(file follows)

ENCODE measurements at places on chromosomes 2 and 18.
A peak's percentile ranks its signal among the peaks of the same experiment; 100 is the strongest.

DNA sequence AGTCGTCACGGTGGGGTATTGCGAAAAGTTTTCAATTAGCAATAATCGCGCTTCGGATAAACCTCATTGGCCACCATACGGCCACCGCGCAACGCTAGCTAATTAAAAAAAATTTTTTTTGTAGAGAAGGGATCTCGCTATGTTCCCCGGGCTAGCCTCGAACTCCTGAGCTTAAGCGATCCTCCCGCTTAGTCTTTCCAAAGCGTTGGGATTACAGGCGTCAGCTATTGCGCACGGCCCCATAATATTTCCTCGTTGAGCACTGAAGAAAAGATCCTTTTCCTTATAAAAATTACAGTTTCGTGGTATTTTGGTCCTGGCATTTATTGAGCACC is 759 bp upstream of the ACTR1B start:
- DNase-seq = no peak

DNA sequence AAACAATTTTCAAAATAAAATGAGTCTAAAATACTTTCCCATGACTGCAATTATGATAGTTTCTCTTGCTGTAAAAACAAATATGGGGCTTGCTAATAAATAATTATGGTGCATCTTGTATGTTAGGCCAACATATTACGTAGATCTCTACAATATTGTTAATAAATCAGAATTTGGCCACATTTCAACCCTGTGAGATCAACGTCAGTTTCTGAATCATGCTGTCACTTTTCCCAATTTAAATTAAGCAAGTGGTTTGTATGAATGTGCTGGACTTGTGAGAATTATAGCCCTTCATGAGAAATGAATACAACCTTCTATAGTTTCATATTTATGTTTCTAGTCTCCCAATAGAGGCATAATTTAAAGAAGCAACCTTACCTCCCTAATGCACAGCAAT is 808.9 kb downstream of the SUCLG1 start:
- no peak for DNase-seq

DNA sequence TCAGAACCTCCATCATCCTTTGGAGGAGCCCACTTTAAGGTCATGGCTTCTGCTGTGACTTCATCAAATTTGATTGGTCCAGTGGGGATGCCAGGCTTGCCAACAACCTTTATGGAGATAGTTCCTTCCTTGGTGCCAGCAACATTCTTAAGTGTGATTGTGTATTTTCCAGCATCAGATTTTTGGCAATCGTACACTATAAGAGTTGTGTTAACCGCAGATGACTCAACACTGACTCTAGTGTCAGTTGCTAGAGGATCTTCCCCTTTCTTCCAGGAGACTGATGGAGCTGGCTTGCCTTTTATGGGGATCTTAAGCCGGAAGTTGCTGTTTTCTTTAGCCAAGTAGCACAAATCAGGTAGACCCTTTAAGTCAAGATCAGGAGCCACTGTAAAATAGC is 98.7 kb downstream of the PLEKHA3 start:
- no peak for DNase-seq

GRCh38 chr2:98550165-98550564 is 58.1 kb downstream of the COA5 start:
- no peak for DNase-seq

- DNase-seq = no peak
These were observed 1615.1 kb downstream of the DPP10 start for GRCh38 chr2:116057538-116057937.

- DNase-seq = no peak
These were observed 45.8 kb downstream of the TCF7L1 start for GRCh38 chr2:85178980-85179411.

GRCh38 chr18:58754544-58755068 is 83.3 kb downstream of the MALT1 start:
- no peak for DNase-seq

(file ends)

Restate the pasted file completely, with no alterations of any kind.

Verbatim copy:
ENCODE measurements at places on chromosomes 2 and 18.
A peak's percentile ranks its signal among the peaks of the same experiment; 100 is the strongest.

DNA sequence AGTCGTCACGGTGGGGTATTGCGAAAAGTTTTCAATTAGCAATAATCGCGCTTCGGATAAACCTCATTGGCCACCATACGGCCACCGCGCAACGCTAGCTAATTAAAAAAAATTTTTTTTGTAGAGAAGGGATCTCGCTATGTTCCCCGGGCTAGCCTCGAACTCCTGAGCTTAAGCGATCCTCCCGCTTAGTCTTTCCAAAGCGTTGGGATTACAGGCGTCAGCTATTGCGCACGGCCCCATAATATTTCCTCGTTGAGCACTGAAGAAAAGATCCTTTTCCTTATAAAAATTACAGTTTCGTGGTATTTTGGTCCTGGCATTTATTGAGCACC is 759 bp upstream of the ACTR1B start:
- DNase-seq = no peak

DNA sequence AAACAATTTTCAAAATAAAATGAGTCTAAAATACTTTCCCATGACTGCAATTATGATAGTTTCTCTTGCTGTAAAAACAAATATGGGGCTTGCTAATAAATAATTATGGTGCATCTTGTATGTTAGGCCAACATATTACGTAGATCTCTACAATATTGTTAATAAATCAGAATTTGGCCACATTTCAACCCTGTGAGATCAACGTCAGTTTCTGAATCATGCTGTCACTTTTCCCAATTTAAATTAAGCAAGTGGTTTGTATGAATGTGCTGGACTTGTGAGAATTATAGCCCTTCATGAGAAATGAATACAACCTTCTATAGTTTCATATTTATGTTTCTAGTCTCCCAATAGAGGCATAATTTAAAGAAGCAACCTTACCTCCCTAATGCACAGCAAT is 808.9 kb downstream of the SUCLG1 start:
- no peak for DNase-seq

DNA sequence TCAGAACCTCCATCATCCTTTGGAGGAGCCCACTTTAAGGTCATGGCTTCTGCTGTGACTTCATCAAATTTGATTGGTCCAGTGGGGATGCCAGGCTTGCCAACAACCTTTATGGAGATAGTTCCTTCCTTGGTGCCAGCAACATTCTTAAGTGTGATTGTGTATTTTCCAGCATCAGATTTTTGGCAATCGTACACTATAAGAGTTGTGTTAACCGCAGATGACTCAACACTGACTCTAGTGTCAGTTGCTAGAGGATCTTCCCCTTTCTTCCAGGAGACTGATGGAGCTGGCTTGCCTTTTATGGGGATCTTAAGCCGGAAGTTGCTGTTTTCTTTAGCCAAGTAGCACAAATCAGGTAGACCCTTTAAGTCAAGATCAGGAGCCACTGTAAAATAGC is 98.7 kb downstream of the PLEKHA3 start:
- no peak for DNase-seq

GRCh38 chr2:98550165-98550564 is 58.1 kb downstream of the COA5 start:
- no peak for DNase-seq

- DNase-seq = no peak
These were observed 1615.1 kb downstream of the DPP10 start for GRCh38 chr2:116057538-116057937.

- DNase-seq = no peak
These were observed 45.8 kb downstream of the TCF7L1 start for GRCh38 chr2:85178980-85179411.

GRCh38 chr18:58754544-58755068 is 83.3 kb downstream of the MALT1 start:
- no peak for DNase-seq